Concerns? Lyme Mama? Worries? Fears? This article was written by the Outdoors writer. I sit here in my office, looking out at the busy city street below. I’m not an outdoors person. Never have been. I didn’t start camping until I was 38 years old, about 18 years after my lyme infection. He got a few things right, a few things wrong, but it was clear the CDC didn’t pay him (at least not much) to keep the lies going.
My favorite part of the article is that the Protagonist’s (Hero?) journey contradicts ALL of the Minnesota Department of Health Literature. Their party line (and believe me, I’ve called–more than once to ask the same question) is that the tick needs to be attached for at least 24 hours in order for it to pass any infections. This guy had his for less than 6 hours.
Nanananabooboo, stick your head in dog doo! How is the Department of Health going to explain that one? A mutant tick with a small belly? Blame the time flying by on the Lyme Infection? Who knows. I think I’ll call later in the week and ask them.
This article was another way we fluff up Lyme. Even though this big, beastly man got so sick and his urine was the color of maple syrup, we still don’t have to worry unless we go near the woods. You could poll my Lymie friends about how much time they spent in the woods and I bet at least 1/2 of them would say, “none”.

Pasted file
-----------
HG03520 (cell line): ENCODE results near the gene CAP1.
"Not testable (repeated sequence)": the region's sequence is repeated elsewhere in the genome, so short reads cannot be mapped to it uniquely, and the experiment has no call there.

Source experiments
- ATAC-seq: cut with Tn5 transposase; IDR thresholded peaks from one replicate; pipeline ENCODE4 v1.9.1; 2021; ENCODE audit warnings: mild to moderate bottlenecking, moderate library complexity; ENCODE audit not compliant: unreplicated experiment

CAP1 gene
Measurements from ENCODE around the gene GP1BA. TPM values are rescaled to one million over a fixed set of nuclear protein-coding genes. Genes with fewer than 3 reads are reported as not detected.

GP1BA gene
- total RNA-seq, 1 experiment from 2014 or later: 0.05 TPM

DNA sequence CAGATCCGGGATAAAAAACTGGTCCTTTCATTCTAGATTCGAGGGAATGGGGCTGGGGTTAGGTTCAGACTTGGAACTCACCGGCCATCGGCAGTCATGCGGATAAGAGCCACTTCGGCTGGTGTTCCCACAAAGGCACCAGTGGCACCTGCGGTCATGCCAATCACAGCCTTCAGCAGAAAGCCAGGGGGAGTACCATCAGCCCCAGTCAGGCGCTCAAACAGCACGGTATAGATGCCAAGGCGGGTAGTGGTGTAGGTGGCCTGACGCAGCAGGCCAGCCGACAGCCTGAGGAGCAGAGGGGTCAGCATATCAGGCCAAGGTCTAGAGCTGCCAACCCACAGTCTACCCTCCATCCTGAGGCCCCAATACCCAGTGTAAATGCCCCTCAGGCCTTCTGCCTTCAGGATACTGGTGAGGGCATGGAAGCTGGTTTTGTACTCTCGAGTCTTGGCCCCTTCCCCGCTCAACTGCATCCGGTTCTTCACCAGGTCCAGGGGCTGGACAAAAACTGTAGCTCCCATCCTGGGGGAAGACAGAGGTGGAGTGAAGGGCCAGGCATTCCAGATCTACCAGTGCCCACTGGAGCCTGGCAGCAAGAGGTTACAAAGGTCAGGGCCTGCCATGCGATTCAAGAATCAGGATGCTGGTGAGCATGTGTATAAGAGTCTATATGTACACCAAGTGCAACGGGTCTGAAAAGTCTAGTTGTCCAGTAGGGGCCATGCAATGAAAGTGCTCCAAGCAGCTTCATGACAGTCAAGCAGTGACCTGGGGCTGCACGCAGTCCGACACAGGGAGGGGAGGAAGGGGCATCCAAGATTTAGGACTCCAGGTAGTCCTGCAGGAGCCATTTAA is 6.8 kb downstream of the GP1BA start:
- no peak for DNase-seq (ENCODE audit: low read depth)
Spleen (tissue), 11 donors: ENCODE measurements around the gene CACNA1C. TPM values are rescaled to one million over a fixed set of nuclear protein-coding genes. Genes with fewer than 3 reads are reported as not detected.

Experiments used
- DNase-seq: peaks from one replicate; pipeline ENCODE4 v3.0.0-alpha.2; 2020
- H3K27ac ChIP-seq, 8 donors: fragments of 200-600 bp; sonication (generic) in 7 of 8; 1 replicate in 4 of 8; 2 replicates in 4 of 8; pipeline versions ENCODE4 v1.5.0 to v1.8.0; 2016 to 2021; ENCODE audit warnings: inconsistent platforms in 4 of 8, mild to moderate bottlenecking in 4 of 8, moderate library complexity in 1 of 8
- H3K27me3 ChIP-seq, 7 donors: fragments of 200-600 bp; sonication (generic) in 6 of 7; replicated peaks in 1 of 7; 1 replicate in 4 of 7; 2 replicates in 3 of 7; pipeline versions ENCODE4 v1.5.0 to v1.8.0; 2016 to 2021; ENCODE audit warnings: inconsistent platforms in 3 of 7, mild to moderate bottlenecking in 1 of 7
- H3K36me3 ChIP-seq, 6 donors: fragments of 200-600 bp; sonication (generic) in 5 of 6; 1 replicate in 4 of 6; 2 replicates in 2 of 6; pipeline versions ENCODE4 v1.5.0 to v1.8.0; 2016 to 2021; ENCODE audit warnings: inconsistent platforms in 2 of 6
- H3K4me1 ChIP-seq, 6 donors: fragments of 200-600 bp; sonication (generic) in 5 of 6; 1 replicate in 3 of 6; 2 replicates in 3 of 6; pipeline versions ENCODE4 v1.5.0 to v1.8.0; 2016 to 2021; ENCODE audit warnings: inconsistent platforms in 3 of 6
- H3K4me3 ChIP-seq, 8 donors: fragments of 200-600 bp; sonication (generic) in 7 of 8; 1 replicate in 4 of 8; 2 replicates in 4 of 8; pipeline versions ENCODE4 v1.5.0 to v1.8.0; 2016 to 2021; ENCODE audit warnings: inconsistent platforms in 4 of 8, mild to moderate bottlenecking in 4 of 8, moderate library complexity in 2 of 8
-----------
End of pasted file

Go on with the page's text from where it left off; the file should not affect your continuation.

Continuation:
Yesterday, Fiesty Boy was helping dad in the yard. Together they were loading wet leaves from last season into the compost bit. It frightened me deep down. But I let him do it, because those were leaves from this part of town, not the bags that are from our friends down by the river (read: deer hotbed).
I can’t let him get reinfected. We are fighting so hard. He is fighting so hard. His tonsils are now covered with big, white, scary spots from hell, embedded deep within the red bulbous-like creatures that cause deep pain when I look at them.
“Fiesty Boy, let me see those tonsils!” What? Do I expect them to be getting smaller just because he is on major doses of antibiotics? I hope for it. I dream about it. But no change. Never a change.
Instead, I take him to the ENT’s office tomorrow for the auditory testing, necessary to prevent the whole Lyme Disease hearing loss that I had conveniently blocked from my knowledge base.
Did you know you could lose your hearing RAPIDLY from Lyme Disease? Nope. Me, neither.
I just hope it isn’t true for us.